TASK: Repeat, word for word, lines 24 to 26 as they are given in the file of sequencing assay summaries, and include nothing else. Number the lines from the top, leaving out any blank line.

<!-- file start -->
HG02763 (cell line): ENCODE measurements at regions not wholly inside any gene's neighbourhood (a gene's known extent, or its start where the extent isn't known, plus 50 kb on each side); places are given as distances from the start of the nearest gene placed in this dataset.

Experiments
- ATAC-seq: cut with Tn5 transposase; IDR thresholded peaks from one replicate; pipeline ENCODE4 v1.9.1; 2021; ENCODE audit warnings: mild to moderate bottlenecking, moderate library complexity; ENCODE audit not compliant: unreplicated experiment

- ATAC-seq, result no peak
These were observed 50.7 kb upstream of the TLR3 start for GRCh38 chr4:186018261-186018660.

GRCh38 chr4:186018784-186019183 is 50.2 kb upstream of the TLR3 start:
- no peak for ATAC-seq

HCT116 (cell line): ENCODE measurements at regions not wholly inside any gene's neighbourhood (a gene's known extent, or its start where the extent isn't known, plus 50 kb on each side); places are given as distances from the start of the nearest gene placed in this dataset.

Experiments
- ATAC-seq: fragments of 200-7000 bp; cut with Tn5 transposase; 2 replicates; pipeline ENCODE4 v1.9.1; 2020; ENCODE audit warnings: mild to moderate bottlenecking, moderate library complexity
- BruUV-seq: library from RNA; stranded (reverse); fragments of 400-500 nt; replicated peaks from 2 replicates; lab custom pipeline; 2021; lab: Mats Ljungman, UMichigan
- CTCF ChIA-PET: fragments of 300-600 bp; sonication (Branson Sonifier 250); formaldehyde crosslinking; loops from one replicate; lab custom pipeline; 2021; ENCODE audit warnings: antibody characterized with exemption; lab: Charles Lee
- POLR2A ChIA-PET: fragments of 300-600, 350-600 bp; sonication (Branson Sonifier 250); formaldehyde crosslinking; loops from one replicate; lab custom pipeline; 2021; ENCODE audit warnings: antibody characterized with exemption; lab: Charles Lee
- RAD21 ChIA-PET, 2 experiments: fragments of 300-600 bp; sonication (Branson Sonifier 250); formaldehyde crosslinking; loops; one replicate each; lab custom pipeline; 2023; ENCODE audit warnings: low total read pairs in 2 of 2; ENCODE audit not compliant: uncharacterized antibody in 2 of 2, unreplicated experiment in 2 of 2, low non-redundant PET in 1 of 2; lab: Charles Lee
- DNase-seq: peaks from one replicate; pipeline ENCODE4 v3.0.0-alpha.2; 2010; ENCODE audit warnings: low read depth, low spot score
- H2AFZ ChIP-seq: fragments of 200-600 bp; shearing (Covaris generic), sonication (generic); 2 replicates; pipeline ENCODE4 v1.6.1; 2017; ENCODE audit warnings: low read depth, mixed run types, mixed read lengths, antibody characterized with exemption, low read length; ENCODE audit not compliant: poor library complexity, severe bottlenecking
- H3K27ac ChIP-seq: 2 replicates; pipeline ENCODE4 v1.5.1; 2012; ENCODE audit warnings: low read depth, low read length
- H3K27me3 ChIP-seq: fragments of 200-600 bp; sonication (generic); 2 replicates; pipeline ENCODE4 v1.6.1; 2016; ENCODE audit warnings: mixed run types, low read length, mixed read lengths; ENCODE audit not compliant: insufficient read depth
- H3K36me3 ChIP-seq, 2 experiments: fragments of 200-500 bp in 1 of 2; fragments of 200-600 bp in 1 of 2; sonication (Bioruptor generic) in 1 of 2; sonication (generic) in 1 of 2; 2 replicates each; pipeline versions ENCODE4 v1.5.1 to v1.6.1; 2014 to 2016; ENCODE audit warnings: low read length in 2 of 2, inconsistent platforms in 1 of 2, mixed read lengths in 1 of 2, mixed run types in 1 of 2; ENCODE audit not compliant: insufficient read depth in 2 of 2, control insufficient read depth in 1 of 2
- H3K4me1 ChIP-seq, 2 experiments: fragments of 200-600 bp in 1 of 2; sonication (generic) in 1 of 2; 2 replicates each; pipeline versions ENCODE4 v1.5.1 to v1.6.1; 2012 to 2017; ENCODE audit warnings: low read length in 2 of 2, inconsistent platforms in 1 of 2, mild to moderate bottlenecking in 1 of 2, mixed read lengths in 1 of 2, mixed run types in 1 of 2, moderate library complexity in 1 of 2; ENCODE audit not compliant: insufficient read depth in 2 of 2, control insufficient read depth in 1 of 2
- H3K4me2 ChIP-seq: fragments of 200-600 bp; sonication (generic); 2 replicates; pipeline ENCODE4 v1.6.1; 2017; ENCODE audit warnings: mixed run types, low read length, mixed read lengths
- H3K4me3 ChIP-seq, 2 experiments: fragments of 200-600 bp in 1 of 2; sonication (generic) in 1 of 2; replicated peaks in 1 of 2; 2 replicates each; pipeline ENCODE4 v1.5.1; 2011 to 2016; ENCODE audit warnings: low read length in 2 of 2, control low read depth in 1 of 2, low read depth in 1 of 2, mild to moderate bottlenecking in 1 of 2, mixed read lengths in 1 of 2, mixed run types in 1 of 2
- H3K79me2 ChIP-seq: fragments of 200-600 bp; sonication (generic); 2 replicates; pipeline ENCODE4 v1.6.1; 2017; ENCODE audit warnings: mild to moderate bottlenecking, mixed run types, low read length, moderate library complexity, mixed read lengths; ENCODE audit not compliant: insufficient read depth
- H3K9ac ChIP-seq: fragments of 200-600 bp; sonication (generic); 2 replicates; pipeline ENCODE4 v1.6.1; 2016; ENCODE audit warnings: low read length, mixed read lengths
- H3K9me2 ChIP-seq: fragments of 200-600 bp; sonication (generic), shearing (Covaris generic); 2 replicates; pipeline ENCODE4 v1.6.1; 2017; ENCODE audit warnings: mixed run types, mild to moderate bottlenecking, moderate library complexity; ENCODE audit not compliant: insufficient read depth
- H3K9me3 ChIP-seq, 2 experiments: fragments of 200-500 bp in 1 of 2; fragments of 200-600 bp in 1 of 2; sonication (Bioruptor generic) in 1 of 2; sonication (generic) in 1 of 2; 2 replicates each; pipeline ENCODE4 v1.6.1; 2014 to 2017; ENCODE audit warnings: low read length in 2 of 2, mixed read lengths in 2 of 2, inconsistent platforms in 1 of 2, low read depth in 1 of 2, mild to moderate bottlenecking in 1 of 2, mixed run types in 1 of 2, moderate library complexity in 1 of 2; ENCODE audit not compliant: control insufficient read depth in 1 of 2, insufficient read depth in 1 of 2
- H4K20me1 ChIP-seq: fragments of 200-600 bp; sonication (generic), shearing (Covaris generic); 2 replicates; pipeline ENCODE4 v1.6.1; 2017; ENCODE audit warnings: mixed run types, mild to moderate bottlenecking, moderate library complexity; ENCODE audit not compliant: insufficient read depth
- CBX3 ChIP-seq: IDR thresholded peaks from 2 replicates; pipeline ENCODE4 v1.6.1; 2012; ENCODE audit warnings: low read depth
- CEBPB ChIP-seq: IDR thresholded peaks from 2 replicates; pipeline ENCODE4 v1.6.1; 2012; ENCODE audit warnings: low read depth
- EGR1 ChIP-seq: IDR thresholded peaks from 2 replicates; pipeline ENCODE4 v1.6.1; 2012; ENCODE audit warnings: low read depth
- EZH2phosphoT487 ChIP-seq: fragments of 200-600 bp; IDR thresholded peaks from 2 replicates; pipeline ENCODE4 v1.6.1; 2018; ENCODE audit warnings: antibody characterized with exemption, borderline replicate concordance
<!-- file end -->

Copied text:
- H3K9ac ChIP-seq: fragments of 200-600 bp; sonication (generic); 2 replicates; pipeline ENCODE4 v1.6.1; 2016; ENCODE audit warnings: low read length, mixed read lengths
- H3K9me2 ChIP-seq: fragments of 200-600 bp; sonication (generic), shearing (Covaris generic); 2 replicates; pipeline ENCODE4 v1.6.1; 2017; ENCODE audit warnings: mixed run types, mild to moderate bottlenecking, moderate library complexity; ENCODE audit not compliant: insufficient read depth
- H3K9me3 ChIP-seq, 2 experiments: fragments of 200-500 bp in 1 of 2; fragments of 200-600 bp in 1 of 2; sonication (Bioruptor generic) in 1 of 2; sonication (generic) in 1 of 2; 2 replicates each; pipeline ENCODE4 v1.6.1; 2014 to 2017; ENCODE audit warnings: low read length in 2 of 2, mixed read lengths in 2 of 2, inconsistent platforms in 1 of 2, low read depth in 1 of 2, mild to moderate bottlenecking in 1 of 2, mixed run types in 1 of 2, moderate library complexity in 1 of 2; ENCODE audit not compliant: control insufficient read depth in 1 of 2, insufficient read depth in 1 of 2